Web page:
In September of 1977, Tom Waits released Foreign Affairs. I've always thought that was Rickie Lee Jones on the cover, but it's Marsheila Cockrell, who worked at the box office of The Troubadour in Los Angeles. (Didn't Rickie tell me that was her in an interview?)
The first three tracks of the album might have you wondering if Waits, singing in the style of Louis Armstrong, is trying to make the sequel to Frank Sinatra's moody classic, In The Wee Small Hours. There is even a gin-soaked barfly duet with Bette Midler on "I Never Talk to Strangers".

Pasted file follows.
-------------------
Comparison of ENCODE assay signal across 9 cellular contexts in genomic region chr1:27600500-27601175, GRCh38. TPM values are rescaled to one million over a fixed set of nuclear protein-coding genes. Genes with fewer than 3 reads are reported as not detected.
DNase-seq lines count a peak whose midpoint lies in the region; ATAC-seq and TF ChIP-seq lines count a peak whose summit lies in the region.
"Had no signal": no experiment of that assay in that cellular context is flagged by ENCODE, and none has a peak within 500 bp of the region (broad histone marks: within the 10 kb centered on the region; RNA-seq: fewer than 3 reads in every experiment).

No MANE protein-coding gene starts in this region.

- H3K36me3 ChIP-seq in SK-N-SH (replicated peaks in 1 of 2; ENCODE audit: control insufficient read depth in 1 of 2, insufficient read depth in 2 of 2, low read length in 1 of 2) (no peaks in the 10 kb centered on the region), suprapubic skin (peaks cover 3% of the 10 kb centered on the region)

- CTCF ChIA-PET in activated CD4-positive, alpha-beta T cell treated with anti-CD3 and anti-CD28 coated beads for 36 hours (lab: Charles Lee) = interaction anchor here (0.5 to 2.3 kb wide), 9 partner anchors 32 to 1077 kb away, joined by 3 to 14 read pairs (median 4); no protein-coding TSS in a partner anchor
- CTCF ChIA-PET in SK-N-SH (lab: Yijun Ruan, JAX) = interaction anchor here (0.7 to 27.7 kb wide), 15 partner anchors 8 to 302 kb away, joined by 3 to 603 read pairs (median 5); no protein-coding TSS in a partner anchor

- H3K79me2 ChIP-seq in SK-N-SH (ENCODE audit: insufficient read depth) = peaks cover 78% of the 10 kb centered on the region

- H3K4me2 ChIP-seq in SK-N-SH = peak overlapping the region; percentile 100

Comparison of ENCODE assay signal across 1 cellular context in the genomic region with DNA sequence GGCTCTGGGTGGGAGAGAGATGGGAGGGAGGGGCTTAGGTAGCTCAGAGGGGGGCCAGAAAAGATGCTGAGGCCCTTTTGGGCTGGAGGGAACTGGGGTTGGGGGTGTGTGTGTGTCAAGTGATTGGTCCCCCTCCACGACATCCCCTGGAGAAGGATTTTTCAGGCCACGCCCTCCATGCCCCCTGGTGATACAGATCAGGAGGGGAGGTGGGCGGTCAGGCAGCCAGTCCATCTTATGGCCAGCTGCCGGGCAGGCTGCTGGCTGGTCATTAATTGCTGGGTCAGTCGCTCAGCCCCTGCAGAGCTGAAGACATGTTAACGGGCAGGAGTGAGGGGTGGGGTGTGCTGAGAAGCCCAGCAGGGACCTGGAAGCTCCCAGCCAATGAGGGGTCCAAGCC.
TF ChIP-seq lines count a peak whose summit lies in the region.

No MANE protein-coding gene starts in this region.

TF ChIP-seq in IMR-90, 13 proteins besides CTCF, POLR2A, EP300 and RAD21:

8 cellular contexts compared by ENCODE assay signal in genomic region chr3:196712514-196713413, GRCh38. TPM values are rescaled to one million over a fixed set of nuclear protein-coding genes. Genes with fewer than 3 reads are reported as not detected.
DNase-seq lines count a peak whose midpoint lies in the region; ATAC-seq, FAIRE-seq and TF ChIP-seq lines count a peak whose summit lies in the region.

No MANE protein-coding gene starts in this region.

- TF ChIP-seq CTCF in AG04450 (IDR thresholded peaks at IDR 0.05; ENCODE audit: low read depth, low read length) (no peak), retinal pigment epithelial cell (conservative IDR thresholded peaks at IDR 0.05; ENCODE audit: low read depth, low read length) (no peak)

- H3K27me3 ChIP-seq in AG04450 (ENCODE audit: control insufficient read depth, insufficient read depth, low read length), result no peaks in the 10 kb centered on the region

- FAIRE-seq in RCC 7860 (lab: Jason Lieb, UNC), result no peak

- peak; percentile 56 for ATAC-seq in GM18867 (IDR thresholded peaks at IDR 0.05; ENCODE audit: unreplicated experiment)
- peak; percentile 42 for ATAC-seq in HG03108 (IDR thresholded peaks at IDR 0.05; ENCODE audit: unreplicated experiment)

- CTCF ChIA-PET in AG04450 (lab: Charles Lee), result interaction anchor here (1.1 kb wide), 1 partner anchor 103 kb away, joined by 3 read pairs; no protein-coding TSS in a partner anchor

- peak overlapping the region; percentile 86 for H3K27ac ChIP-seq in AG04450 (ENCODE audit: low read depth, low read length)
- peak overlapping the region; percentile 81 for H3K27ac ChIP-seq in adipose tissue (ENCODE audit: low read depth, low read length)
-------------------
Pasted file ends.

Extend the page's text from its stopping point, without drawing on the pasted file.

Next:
Then comes track four: "Medley: Jack And Neal/California, Here I Come" where Waits reestablishes his link to his true spiritual brothers, The Beats, with lyrics most Sinatra fans wouldn't sit still for:
And stuck her fat ass half way out of the window
With a Wilson Pickett tune and shouted
Get a load of this and gave the finger to the moon
There are better Waits albums but die-hard fans will find much to enjoy here.